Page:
News

A WISE Investment in Astronomy

By Joe Bauman
Deseret News
July 22, 2011

John D. Elwell of USU's Space Dynamics Lab addresses the Salt Lake Astronomical Society on July 19, 2011. Photo by Cory Bauman

Last week, astronomers at the Leibniz Institute for Astrophysics, Potsdam, Germany, announced they had discovered two brown dwarf stars 15 light-years and 18 light-years from Earth, among the closest such objects known.

According to the institute, "Ralf-Dieter Scholz and his AIP colleagues used the recently-published data of the NASA satellite WISE (Wide-field Infrared Survey Explorer) for their discovery." The brown dwarfs, often called failed stars, were detected because they are almost invisible in normal light but shine brightly in the infrared, meaning they are giving off more heat than ordinary stars that are distant enough to be that dim. They also were moving rapidly.

The 16-inch diameter WISE space telescope, dedicated to infrared imaging, was designed and built by Utah State University's Space Dynamics Laboratory, North Ogden.

Launched into orbit on Dec. 14, 2009, WISE mapped the sky in infrared, basically heat readings that are blocked by the atmosphere. Images returned of everything from galaxies to asteroids, comets, stars and brown dwarfs are different from those made in light that we can see. The views detail new aspects of the targets.

The brown-dwarf discovery is among a great many surprises expected to be dug out of the millions of images that WISE took, 57 percent of which were released for public scrutiny in April.

"There are large communities of infrared astronomers around the world who are mining these databases," said John D. Elwell of the Space Dynamics Lab, who was WISE's lead engineer. "They're going to be mining this for the rest of my life, I'm sure."

Elwell, recently appointed program manager of a weather satellite project, spoke Tuesday during the monthly meeting of the Salt Lake Astronomical Society, held on the University of Utah campus.

WISE detected more than 30,000 new asteroids, Elwell said. They were "much brighter in the infrared than in the visible, 100 to 400 times brighter," he said.

Distant galaxies, brown dwarfs and galaxies that were ultra-bright in the infrared also were bagged by the nine-foot-tall satellite.

Two new brown dwarfs barely visible in ordinary light were discovered by the Leibniz Institute for Astrophysics, Germany, using WISE data. The views show rapid changes in the positions of the "failed stars." Credit: AIP, NASA/IPAC Infrared Science Archive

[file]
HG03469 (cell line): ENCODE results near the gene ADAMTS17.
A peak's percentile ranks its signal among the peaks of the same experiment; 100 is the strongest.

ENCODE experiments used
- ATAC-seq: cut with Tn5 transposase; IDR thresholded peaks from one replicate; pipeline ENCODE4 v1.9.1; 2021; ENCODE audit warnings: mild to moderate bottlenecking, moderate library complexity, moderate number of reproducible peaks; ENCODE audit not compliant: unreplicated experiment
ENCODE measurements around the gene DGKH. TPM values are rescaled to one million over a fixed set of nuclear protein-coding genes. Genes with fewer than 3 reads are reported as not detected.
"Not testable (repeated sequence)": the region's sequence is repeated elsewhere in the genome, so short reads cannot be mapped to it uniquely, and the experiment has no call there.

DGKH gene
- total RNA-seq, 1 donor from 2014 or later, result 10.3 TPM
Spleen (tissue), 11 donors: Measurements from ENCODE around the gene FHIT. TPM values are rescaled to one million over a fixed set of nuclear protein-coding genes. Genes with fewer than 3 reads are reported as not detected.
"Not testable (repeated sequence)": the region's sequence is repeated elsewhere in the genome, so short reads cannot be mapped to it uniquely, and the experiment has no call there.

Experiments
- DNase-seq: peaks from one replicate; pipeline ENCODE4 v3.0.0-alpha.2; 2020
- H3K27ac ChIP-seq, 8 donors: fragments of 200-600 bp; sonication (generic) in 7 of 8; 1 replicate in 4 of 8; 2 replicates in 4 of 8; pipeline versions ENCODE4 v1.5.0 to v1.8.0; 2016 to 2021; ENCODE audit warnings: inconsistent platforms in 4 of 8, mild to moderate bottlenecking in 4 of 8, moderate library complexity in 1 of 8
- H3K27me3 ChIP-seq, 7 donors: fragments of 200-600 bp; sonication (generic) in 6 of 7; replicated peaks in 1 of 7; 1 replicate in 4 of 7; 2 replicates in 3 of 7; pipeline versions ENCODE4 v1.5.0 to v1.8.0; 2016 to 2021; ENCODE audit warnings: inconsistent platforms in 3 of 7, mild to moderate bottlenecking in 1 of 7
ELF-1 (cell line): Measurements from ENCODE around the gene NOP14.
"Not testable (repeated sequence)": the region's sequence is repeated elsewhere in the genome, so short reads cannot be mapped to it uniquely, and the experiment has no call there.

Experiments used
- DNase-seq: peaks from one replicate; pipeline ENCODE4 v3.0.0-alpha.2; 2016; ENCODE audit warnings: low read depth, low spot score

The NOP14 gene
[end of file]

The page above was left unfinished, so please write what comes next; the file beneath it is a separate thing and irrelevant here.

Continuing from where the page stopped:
"We've categorized about a quarter of a billion unique sources so far," he said. A great deal of follow-up is planned with NASA's Spitzer infrared space telescope, the Hubble space telescope and ground-based scopes, he added.

The advantage of WISE over Spitzer is that the former was able to chart the entire sky in six months, while Spitzer -- with a far narrower field of view -- would take 38 years. After all, the W in WISE stands for Wide-field.

WISE cost about $320 million with $76 million spent at USU. Elwell said the lab did its job within budget and met its deadlines.

Frozen hydrogen coolant, needed to keep two of the four cameras cold enough to operate without interference from the telescope's own heat, chilled the equipment to -430 F. The coolant ran out last October, as expected. The remaining two cameras worked for another four months, until the telescope was put into hibernation in late February.

Each camera photographed the cosmos differently, as they were sensitive to four wavelengths of infrared light representing differing temperatures. Each of these wavelengths is invisible to the human eye. When images are combined using artificial colors for the separate wavelengths -- blue, cyan, green and red -- striking differences stand out, with particular colors indicating certain classes of objects.

Asteroids were found to have a startling variation in heat.

Some of the brown dwarfs are at room temperature, as these are gigantic balls of gas that did not ignite as stars.

"Ultraluminous galaxies don't sit in the color range that we expected," Elwell noted.

Each of the cameras cost about $2 million, he said.

Filling the coolant tank took at least nine weeks. "Not only are the safety issues [working with liquid, then frozen, hydrogen] pretty intricate, so are the issues of overfilling, underfilling." The final filling happened with the satellite perched atop its Delta II rocket at Vandenberg Air Force Base, CA.

The orbiting telescope's photos were radioed to Earth four times a day from hundreds of miles above ground. Millions were sent back to NASA, more than half of which have been released.

The familiar Pleiades star cluster looks wildly different, when seen in terms of heat variations, in this view by the WISE telescope. Credit: NASA/JPL-Caltech/UCLA

The rest of the views should be made public in March 2012. So far, said NASA's Fengchuan Liu, WISE project manager at the Jet Propulsion Laboratory, "the preliminary data contain millions of newfound objects."

WISE has discovered more than 20 comets. Of the asteroids and comets it found, 134 are near-earth objects that can come within 28 million miles of Earth's orbit; 21 are considered hazardous, although none of these is in the dinosaur-extinction class.

"It was a success!" Elwell said of the project.

Undoubtedly, more discoveries wait amid the images.

Scientists and backyard astronomers alike may study the data, available HERE. Maybe some amateur combing through the pictres will make the find of a lifetime.